Twenty years after being removed from power in a U.S.-led invasion, Taliban militiamen swept to into Afghanistan’s capital, Kabul, on Sunday, facing little resistance from Afghan government forces.
Within hours, Afghanistan’s Washington-backed president had left the country and the flag at the U.S. Embassy had been lowered amid a hasty evacuation of diplomatic personnel.
Ashraf Ghani, Afghanistan’s president, said on Facebook that his was “a hard choice,” but that he decided to leave to prevent bloodshed. He signed off his post with “Long Live Afghanistan.” The Taliban released a statement saying they had entered the capital of 6 million people and were working to restore law and order.
On Saturday, the militia’s fighters took the last remaining government stronghold of Mazar-e-Sharif, followed quickly on Sunday by the city of Jalalabad, which lies just east of Kabul on a major road artery.
By Sunday, Kabul was a scene eerily reminiscent of the fall of Saigon in 1975 in the wake of the Vietnam War, as helicopters circled the U.S. embassy as its diplomatic personnel were under evacuation orders. The comparison to Vietnam was one that U.S. Secretary of State Antony Blinken was keen to dismiss: “This is not Saigon. We went to Afghanistan 20 years ago with one mission, and that mission was to deal with the folks who attacked us on 9/11 and we succeeded in that mission,” he told CNN’s State of the Union.
In an alert on Sunday, the U.S. embassy cautioned of reports that Kabul’s airport was “taking fire” and that “we are instructing U.S. citizens to shelter in place.” A U.S. military official told NPR the airport was closed to commercial aircraft as military evacuations continue.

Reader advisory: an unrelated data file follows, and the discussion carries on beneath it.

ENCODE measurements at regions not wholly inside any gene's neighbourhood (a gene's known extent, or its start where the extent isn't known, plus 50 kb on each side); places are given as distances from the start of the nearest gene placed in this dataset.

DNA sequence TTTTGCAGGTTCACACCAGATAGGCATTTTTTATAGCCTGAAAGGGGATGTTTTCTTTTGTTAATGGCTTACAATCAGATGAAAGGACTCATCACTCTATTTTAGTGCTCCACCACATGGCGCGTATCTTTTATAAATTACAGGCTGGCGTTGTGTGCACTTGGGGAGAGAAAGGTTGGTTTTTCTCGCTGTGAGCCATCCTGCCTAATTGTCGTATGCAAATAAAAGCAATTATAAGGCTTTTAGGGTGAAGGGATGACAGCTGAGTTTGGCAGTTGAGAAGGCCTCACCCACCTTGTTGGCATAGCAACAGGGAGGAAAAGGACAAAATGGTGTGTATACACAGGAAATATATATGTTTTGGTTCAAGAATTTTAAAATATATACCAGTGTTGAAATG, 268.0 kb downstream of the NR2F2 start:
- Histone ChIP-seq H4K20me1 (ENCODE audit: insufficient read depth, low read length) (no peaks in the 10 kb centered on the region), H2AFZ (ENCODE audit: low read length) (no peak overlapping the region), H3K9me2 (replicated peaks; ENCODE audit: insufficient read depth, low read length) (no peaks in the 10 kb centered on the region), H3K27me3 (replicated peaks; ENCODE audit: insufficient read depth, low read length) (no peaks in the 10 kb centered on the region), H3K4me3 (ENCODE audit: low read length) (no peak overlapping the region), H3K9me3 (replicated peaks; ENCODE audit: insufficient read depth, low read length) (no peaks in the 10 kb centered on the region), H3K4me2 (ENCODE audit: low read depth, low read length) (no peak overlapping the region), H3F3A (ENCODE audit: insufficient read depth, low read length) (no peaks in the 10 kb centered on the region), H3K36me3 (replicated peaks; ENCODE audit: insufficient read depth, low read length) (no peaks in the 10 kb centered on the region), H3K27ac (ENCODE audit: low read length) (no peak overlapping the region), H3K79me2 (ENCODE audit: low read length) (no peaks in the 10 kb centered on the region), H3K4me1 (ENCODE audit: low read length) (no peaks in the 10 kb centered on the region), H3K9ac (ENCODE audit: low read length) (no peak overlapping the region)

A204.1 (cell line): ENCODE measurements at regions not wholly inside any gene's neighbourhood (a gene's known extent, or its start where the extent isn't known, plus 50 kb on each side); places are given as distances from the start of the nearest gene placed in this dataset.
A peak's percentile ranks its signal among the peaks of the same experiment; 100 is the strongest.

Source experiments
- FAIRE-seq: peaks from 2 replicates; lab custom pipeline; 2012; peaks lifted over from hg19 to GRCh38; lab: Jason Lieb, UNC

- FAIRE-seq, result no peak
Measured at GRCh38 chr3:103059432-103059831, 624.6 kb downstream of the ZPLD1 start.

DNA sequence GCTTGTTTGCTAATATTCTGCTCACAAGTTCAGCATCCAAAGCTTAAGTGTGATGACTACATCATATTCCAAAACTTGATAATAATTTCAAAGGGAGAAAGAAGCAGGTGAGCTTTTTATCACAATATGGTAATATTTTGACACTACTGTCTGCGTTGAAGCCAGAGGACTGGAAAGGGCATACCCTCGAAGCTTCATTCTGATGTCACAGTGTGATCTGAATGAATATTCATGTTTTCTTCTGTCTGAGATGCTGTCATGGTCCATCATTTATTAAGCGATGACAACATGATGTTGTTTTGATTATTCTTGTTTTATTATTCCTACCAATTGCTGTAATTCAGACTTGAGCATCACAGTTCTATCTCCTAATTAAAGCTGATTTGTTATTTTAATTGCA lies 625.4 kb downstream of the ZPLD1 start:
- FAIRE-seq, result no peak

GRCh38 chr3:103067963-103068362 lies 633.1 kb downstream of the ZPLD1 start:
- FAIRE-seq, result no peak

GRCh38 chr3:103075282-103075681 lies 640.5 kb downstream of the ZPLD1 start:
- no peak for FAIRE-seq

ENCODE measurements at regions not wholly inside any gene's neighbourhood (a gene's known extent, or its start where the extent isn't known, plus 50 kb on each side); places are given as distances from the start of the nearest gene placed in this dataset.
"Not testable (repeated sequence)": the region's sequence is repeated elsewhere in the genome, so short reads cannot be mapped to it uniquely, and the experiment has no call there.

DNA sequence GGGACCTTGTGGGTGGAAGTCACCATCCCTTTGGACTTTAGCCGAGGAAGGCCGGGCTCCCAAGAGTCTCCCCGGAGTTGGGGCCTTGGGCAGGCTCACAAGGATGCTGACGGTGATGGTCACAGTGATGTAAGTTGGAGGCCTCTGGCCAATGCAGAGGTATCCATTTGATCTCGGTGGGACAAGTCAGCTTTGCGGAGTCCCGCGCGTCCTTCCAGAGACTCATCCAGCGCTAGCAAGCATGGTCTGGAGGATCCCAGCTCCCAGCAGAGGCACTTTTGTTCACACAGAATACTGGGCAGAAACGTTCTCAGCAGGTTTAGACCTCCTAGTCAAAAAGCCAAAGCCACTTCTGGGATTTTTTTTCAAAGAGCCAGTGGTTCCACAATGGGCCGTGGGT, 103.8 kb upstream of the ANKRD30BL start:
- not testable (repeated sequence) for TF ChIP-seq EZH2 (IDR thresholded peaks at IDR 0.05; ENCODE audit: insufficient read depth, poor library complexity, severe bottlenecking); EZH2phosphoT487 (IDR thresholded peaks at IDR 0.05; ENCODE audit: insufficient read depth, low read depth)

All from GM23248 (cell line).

Earlier, the White House had ordered about 5,000 troops to be sent to Afghanistan to provide security and assist in evacuations of U.S. personnel. The Pentagon confirmed on Sunday another 1,000 would head there as well.
The day’s events were a dramatic coda to America’s longest war, prompted by the Taliban’s refusal to hand over Osama bin Laden in the immediate aftermath of the Sept. 11, 2001, terrorist attacks. Within weeks of the attacks on New York and Washington, D.C., U.S.-led forces invaded the country, toppling the Taliban by year’s end.
But that involvement stretched from months into years. Since then, more than 2,400 U.S. service members, some 3,800 American contractors, more than 1,100 other allied service members, and an estimated 66,000 Afghan national military and police have lost their lives due to the conflict, along with more than 47,000 civilians, according to Brown University’s Costs of War Project.